To Give a Dwarf, (or A halfling’s guide to carving decoys).

“All dwarfs have beards and wear up to twelve layers of clothing. Gender is more or less optional.” ― Terry Pratchett, Guards! Guards!

After what seemed a lengthy hiatus, I got the chance to run another game for my other group who are relatively new players. The occasion coincided with the birthday of one of the players, so cake and ice cream was as much a part of the festivities as dice and character sheets.

Having known of this with a respectable amount of time in advance, I decided to wait until nearly the last minute to start work on the birthday present. Yet to be fair, the inspiration hit me late in the game, so to speak. There’s always a long margin to consider in sculpting minis, especially with epoxy putty. It takes at least 4 hours before you can fiddle with green stuff without deforming it, give or take some time depending on the temperature. So each stage is likely to eat up a good part of the day. This guy took about three days to sculpt with one day in the interim where I didn’t touch it.

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I finished painting this guy with only a matter of hours before the event, which granted me some well earned sleep before I boxed him up. I managed to snap a few pics after he was done. Here hes standing on the map I made along with some of the 3D map icons I made for the session, but more on that in another post.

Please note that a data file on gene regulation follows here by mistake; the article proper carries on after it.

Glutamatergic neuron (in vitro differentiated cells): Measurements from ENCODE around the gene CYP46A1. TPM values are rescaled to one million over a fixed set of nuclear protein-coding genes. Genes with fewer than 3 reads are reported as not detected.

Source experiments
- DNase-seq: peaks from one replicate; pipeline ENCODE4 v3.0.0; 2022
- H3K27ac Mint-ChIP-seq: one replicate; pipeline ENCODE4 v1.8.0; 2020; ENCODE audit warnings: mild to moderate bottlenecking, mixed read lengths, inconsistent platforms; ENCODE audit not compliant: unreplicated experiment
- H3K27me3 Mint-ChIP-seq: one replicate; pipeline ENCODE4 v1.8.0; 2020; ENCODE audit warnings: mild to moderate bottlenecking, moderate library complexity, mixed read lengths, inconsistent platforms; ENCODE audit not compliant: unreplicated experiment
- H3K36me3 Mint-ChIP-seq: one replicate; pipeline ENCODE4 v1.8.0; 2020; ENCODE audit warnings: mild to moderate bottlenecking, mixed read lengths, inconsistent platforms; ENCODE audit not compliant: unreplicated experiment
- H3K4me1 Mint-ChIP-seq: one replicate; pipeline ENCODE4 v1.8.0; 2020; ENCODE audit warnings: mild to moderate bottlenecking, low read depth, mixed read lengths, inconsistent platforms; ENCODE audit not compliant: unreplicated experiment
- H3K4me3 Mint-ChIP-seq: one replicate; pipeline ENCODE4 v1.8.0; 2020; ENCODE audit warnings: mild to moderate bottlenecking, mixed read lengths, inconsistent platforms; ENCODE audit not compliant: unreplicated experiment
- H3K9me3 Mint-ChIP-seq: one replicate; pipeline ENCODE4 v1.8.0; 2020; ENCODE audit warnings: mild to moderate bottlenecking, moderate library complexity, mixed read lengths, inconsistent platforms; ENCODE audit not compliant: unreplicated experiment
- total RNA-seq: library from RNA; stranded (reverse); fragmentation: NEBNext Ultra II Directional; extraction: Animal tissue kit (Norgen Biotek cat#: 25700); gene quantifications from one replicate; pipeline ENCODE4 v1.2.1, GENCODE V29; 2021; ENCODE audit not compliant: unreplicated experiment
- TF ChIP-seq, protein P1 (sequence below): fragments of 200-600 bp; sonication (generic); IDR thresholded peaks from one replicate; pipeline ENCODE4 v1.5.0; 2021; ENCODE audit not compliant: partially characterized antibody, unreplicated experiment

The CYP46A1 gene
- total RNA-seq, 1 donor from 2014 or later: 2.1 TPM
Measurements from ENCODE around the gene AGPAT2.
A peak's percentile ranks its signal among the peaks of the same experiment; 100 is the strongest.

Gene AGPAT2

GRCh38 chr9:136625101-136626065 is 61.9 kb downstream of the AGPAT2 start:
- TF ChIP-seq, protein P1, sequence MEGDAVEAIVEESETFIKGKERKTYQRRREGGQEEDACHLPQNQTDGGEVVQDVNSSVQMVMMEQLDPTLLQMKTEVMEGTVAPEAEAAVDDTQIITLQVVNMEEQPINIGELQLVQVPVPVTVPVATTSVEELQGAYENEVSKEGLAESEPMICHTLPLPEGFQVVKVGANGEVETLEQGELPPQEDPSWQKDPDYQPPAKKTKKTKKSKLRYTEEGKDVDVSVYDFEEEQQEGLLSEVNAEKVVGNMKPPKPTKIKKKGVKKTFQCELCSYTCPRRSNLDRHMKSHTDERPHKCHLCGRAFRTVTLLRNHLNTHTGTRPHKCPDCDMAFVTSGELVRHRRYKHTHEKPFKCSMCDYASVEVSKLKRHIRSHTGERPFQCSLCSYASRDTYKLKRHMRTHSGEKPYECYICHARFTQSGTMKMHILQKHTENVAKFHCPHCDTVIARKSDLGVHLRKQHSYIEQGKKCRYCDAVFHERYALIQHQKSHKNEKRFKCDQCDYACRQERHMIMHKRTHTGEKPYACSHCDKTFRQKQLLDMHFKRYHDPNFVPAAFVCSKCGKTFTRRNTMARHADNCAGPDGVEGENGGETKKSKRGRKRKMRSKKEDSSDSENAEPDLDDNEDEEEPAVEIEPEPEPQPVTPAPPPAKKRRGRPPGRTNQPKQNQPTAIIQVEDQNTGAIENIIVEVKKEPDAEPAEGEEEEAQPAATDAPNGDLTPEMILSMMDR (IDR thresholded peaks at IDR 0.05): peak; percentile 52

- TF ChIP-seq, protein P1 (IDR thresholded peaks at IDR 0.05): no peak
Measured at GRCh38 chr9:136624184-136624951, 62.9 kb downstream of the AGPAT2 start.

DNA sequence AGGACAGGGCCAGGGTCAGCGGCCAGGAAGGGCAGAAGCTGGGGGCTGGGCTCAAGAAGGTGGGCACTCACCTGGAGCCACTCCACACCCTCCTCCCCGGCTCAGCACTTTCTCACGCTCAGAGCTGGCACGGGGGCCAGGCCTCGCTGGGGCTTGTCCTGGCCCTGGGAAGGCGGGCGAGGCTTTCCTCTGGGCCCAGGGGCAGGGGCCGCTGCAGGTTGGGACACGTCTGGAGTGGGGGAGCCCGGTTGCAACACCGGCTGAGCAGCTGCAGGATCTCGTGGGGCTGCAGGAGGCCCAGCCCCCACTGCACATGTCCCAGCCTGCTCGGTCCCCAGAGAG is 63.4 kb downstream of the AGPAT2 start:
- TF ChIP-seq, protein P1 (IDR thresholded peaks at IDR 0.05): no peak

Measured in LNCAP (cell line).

This figure had some new elements which took me out of my comfort zone. The axe head and the shield were made from miliput where usually I sculpt from green stuff (kneadatite). While green stuff is great for organic shapes, it’s less than stellar for shapes with hard edges. Believe it or not I used to carve weapons out of materials like wood or plastic, and to my mind, they’re still viable options as they turned out fairly decent. This time though I went with the orthodox method of making the rough shape out of miliput then sanding and carving the shapes down to what I wanted them to look like. The reason a putty like milliput works better is because it doesn’t cure rubbery. It cures hard with the consistency of ceramic which lets you drill or sand it down.
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The second issue was the cloak. I hate sculpting cloaks. They have their up sides. They cover up a lot of detail you don’t have to sculpt onto the back side of the mini, and they generally look cool. You can get a dynamic pose by having the cloak being wind tossed and so forth. But sculpting cloaks require a base piece sculpted on a greased poly bag (clear plastic bag) and then glued carefully to the mini, then having layer after layer sculpted on the base piece, and having a ton of back fill packed into the voids so the mini is one solid piece rather than a mini with a rubbery cape. The difficulty lies in the patience it requires to wait for each step to cure, and to get the folds of the cloak, robe, or cape to look right and to look smooth like hanging cloth.

Anyway, in spite of my sculpting shortfalls and learning curve, the recipient was delighted. Holkvir, the one eyed gold dwarf mercenary was its own, one of a kind, miniature.

 

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